Paradise Lost Analysis
by John Milton

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The Poem

(Critical Survey of Literature for Students)

In Heaven, Lucifer, unable to abide the supremacy of God, leads a revolt against divine authority. Defeated, he and his followers are cast into Hell, where they lie nine days on a burning lake. Lucifer, now called Satan, arises from the flaming pitch and vows that all is not lost, that he will have revenge for his downfall. Arousing his legions, he reviews them under the canopy of Hell and decides his purposes can be achieved by guile rather than by force.

Under the direction of Mulciber, the forces of evil build an elaborate palace, Pandemonium, in which Satan convenes a congress to decide on immediate action. At the meeting, Satan reasserts the unity of those fallen and opens the floor to debate regarding what measures should be taken. Moloch advises war. Belial recommends a slothful existence in Hell. Mammon proposes peacefully improving Hell so that it might rival Heaven in splendor. His motion is received with great favor until Beelzebub, second in command, rises and informs the conclave that God has created Earth, which he has peopled with good creatures called humans. It is Beelzebub’s proposal to investigate this new creation, seize it, and seduce its inhabitants to the cause of the fallen angels.

Announcing that he will journey to Earth to learn for himself how matters are there, Satan flies to the gate of Hell. There he encounters his daughter, Sin, and his son, Death. They open the gate, and Satan wings his way toward Earth.

God, in his omniscience, has beheld the meeting in Hell, knows the intent of the evil angels, and sees Satan approaching Earth. Disguised as various beasts, Satan acquaints himself with Adam and Eve and with the Tree of Knowledge, the fruit of which God has forbidden to them.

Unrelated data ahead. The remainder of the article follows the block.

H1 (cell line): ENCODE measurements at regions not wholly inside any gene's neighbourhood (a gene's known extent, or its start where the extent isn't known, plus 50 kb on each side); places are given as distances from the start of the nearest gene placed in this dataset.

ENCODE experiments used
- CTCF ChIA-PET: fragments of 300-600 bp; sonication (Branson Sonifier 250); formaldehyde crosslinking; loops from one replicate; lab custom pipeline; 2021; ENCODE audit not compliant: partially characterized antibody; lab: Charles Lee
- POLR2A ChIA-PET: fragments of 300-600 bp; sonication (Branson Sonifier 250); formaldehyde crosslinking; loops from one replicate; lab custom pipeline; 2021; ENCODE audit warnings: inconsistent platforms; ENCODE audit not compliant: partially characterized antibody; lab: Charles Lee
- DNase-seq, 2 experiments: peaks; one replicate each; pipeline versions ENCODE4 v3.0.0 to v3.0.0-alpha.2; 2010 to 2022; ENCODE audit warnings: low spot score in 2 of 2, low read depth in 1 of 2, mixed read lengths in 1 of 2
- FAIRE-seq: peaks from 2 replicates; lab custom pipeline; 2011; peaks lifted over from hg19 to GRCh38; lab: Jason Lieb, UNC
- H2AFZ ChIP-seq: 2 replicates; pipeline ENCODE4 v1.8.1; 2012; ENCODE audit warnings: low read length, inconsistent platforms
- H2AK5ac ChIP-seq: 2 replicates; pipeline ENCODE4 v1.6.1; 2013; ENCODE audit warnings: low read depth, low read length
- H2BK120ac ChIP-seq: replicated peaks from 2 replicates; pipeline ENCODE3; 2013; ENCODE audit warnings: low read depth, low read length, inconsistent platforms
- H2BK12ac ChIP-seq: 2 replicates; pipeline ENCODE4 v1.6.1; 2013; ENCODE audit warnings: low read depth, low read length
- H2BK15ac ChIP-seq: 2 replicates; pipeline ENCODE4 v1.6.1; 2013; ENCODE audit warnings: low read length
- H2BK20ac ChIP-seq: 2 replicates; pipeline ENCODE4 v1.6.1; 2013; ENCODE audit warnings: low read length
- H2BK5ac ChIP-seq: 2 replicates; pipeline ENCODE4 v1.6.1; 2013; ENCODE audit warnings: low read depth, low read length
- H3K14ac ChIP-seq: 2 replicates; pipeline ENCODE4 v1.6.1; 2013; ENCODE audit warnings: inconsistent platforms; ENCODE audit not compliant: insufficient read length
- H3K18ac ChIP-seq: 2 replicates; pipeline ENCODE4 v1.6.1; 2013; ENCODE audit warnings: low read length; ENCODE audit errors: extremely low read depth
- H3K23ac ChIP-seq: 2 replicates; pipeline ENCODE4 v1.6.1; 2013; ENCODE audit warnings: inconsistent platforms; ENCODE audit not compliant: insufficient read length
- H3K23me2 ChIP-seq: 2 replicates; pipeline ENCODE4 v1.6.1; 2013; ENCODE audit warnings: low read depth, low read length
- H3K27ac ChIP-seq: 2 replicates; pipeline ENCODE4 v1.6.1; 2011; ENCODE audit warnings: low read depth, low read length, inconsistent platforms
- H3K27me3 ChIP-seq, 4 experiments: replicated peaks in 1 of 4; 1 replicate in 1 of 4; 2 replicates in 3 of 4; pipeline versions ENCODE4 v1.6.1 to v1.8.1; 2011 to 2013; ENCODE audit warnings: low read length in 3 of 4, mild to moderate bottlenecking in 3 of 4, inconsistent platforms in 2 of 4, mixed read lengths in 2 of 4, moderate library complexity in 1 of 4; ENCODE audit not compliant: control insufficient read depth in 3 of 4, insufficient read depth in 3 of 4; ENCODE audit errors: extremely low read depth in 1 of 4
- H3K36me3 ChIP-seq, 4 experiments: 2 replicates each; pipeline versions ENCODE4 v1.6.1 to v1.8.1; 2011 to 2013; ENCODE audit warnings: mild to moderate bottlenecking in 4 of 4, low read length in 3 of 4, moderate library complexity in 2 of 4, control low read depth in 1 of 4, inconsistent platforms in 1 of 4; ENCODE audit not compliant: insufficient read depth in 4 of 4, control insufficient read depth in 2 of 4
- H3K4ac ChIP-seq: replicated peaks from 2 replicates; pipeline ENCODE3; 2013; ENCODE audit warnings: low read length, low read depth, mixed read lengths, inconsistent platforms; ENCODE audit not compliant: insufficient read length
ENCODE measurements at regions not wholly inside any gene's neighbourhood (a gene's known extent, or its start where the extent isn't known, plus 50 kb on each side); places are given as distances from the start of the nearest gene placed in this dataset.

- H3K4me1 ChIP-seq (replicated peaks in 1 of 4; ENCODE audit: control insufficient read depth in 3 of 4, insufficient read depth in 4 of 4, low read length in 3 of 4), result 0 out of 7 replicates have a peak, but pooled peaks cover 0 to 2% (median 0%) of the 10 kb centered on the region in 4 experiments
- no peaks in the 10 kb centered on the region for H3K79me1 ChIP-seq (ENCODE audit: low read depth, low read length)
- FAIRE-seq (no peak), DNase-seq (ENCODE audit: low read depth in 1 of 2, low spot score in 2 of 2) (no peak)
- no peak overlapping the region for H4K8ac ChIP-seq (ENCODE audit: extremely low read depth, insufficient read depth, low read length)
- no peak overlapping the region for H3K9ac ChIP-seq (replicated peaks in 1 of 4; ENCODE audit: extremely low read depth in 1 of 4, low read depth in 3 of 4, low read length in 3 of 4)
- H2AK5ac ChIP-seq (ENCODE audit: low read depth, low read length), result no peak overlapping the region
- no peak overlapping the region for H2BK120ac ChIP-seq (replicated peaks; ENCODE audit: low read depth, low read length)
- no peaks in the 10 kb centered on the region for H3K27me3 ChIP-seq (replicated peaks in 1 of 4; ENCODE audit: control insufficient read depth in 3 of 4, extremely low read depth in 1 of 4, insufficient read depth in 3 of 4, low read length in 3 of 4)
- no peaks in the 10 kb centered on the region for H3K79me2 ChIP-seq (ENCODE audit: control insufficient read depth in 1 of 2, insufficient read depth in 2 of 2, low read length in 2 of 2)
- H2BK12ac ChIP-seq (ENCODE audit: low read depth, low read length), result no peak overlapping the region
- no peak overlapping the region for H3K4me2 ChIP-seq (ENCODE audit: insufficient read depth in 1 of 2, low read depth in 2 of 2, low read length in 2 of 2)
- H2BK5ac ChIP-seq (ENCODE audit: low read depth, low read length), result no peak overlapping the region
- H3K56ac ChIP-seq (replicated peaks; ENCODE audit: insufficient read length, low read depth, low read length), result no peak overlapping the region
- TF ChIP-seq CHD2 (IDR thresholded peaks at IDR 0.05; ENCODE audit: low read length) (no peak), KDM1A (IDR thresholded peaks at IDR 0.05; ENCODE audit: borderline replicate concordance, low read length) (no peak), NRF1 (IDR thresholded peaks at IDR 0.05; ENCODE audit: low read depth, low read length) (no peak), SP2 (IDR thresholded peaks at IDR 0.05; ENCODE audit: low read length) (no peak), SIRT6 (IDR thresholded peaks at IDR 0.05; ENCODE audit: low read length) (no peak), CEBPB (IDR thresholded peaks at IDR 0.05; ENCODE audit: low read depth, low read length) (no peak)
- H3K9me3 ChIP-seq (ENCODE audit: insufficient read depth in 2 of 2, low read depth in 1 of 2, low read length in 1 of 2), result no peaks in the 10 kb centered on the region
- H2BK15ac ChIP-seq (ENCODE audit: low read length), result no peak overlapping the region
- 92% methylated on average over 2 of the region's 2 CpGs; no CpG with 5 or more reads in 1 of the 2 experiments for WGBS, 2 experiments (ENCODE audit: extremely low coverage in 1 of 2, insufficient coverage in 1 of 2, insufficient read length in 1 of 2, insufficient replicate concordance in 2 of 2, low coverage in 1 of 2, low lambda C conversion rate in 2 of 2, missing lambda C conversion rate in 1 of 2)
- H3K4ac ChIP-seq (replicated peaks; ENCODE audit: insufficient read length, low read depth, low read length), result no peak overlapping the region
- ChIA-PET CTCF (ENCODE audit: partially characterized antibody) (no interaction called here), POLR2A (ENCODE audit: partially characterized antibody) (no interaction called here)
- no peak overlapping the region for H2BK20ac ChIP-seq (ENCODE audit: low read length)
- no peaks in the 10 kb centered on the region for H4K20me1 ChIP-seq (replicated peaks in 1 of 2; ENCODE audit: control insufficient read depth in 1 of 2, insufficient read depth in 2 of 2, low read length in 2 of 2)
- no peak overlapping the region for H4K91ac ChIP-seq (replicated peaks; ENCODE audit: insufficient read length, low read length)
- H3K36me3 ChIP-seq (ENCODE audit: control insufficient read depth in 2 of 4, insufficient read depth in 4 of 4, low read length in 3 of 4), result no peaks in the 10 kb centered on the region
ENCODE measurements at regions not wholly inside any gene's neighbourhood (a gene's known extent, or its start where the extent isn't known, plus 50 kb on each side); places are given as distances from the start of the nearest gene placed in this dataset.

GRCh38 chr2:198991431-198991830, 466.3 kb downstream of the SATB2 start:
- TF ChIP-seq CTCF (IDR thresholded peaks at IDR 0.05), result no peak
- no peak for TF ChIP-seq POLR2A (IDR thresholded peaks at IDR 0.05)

Uriel, learning that an evil angel has broken through to Eden, warns Gabriel, who appoints two angels to hover about the bower of Adam and Eve. The guardian angels arrive too late, however, to prevent Satan, in the form of a toad, from beginning his evil work. He has influenced Eve’s dreams.

Upon awaking, Eve tells Adam that in her strange dream she was tempted to taste of the fruit of the Tree of Knowledge. God, seeing that danger to Adam and Eve is imminent, sends the angel Raphael to the garden to warn them. At Adam’s insistence, Raphael relates in detail the story of the great war between the good and the bad angels that led to the fall of the bad angels to eternal misery in Hell. At Adam’s further inquiries, Raphael tells of the creation of the world: how Earth was created in six days, an angelic choir singing the praises of God on the seventh day. He cautions Adam not to be too curious, saying that there are many things done by God that are not for humans to understand or to attempt to understand. Adam then tells how he has been warned against the Tree of Knowledge of Good and Evil, how he asked God for fellowship in his loneliness, and how Eve was created from his rib.

After the departure of Raphael, Satan returns to the garden as a mist and enters the body of a sleeping serpent. In the morning, as Adam and Eve proceed to their day’s occupation, Eve proposes that they work apart. Adam, remembering the warning of Raphael, opposes her wishes, but Eve prevails, and the two part. Alone, Eve is accosted by the serpent, which flatters her into tasting the fruit of the Tree of Knowledge. Eve, liking what she has tasted, takes the fruit to Adam, who is horrified when he sees what Eve has done. In his love for Eve, however, he also eats the fruit.

Having eaten, Adam and Eve know lust for the first time, and after their dalliance they know sickening shame. They also eat many apples, adding gluttony to their list, which they are rapidly completing, of the seven deadly sins. The guardian angels now desert the transgressors and return to God, who approves their efforts, saying they could not have prevented Satan from succeeding in his mission.

Christ descends to Earth to pass judgment. Before Adam and Eve, who had been...

(The entire section is 7,002 words.)